Some justify their tinkering with the notion of progress. Manipulations become the rational attempt to reach the ends of more and larger, bigger and better. There are many men of this sort in the service of the Nashuite Empire. They are happy or not as they succeed or fail, ultimately they are all unhappy.
Some others see that more and larger, bigger and better are not ends at all, but mere vague points on an infinite line to nowhere. These men are unhappy, too, because they need reasons for what their hands choose to do, and without the notion of progress, they have none.
The final group? A small one. Those are the men who accept the fact that manipulation is what human beings do, and happily manipulate away.
Take a string about seven feet long and tie the ends together with a neat small knot. Hang the string over the thumb and little finger of each hand. Hook your right forefinger over the left hand palm string. Draw the string away, twisting it several times by rotating the index finger. With the left index finger pick up from below the string crossing the right palm at the base of the right index finger. Draw the hands apart, and allow the loops to slip off the right thumb and little finger. Lo and behold, between your two hands you will have a palpable Fish Spear.
That's an easy one. It would take you an hour to learn how to make Coral, and a day to learn Woven Door. And a wise man knows that he could spend a lifetime with a seven foot piece of string and not exhaust all its possibilities.
Strings happened not to be Villiers' choice of object, but they might have been, as might buisness or elections or any of the other ready possibilities. He chose, however, in this moment to involve himself in the construction of rustic furniture and traps and stuff. Happily." Chapter 10

"The amoeba only knows as much of the universe as it can touch, and its direct image of the world is necessarily incomplete. But generation to generation the amoeba remembers what it has touched, and builds and builds its picture.
We know at first hand a boutiful universe beyond the amoeba's dreams. We are the amoeba's dreams, the result of its striving to know more of the universe. And generation to generation, we remember what we have touched, and build and build our picture.
When man first started counting, he thought he had five senses: hearing, sight, taste, smell and touch. On a recount he discovered that subsumed under touch were at least three senses, separate and distinct --- pressure, temperature, and texture --- and that subsumed under taste were at least two.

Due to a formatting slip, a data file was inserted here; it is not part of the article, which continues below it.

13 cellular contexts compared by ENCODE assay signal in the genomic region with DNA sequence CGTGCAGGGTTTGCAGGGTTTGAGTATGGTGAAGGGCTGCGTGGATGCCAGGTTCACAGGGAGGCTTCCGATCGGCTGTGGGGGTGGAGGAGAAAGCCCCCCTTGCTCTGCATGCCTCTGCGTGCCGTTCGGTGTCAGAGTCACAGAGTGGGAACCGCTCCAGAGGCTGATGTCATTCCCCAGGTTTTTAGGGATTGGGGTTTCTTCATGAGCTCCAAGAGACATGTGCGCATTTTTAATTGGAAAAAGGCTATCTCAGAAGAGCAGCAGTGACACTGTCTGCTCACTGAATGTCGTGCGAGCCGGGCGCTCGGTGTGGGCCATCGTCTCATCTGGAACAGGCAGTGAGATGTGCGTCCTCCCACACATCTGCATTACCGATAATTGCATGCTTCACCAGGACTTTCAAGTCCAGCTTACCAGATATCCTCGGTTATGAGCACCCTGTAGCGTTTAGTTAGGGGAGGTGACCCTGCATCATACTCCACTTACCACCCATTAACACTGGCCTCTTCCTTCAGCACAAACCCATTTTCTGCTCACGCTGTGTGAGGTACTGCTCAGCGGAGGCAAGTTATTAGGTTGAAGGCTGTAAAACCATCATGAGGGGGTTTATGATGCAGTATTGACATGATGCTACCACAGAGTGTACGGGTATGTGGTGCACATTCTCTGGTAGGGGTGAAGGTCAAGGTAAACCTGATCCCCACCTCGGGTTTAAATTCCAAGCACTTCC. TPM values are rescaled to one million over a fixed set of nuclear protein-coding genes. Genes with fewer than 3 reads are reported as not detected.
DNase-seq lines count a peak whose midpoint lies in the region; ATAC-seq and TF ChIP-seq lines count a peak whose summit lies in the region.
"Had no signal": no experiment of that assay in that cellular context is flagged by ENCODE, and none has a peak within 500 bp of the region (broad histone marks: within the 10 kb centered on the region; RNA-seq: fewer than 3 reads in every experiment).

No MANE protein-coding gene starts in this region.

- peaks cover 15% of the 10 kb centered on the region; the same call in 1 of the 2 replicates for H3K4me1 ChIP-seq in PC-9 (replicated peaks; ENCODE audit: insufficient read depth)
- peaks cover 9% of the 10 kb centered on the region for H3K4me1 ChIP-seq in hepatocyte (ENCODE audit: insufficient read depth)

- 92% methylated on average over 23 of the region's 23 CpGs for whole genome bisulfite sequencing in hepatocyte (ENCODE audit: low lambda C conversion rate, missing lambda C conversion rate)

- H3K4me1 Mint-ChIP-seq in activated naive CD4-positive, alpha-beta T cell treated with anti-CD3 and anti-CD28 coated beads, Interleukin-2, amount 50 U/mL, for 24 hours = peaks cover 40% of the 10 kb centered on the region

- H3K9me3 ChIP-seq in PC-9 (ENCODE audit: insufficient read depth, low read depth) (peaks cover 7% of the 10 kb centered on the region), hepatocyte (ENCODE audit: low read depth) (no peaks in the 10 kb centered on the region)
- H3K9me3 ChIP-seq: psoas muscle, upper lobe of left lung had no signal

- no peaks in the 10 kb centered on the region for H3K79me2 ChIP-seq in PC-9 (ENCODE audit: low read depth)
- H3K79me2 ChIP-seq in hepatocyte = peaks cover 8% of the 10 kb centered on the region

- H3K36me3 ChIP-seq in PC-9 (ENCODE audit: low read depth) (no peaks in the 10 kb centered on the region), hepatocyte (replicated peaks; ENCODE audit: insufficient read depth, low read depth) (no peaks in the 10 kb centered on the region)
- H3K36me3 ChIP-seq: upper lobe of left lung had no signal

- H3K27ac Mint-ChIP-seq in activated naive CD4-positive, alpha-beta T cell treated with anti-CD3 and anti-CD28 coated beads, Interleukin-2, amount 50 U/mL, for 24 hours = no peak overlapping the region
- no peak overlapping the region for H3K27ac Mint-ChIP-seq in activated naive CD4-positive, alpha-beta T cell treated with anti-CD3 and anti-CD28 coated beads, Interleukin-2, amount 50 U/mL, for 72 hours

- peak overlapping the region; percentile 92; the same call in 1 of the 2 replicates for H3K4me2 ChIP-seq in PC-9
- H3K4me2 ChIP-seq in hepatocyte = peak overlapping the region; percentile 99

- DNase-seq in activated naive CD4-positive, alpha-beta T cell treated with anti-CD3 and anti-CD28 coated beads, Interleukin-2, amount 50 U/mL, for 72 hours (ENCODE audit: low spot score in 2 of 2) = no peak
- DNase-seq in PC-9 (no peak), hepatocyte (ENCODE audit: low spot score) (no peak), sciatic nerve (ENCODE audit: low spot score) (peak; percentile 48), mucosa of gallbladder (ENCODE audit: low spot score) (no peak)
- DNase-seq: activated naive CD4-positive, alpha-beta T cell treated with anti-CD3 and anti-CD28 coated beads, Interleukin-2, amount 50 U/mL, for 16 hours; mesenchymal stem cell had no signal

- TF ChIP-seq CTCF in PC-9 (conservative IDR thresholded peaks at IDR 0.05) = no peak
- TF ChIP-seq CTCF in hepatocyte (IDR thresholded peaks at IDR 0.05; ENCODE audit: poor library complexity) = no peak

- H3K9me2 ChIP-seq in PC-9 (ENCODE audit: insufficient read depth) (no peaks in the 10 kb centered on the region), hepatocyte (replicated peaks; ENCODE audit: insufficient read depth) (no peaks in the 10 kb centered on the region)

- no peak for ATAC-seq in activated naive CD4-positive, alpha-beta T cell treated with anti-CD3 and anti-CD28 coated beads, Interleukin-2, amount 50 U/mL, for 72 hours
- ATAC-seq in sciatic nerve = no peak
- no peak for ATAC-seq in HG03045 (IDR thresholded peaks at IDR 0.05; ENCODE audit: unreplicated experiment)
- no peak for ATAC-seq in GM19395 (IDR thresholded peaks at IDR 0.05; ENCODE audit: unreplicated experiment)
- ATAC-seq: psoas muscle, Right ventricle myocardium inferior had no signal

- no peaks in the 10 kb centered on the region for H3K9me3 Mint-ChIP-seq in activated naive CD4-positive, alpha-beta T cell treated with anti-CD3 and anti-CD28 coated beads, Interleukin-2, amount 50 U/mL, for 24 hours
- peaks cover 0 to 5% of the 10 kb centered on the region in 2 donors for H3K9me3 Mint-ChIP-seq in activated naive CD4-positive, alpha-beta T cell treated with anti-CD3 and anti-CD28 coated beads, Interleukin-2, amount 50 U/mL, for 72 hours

He kept counting, and added the vestibular and kinesthetic senses. And the so-called Synesthetic Gearbox, which added confusion to sense.
One count totaled twenty-six, and another thirty-two. The difinitive study by DeJudicibus in 1107 listed seventeen common senses from sight to smell to asthetics and self-awareness, and twenty more senses as rare, indistinct or only rumored.
The seventeen basic senses appear in every combination and degree in humans, the variance accounting for so many of our everyday differences in opinion. Any one sense can be strengthened to impressive limits by attention, experience and practice. But even all seventeen senses at their limit yield an imperfect picture of the universe. Subtle harmonies lie beyond our detection. The stars sing songs no man has ever heard.
However, if man doesn't hear the songs the stars sing, there are those that do. The Bessain, for instance, have been engaged in an eon-long conversation with their star to claimed mutual benefit.
And we have our strengths. Our senses are more than receptors. They acknowledge the presence of other sensitive concentrations of energy. Without sight --- and our appreciation --- the stars would not shine.
The Bessain report their star is delighted that its theoretical efforts are appreciated. So ask not for whom the stars shine. They shine for thee, and they are glad to do it."

The Big Ball of Wax; A Story of Tomorrow’s Happy World by Shepherd Mead (1954)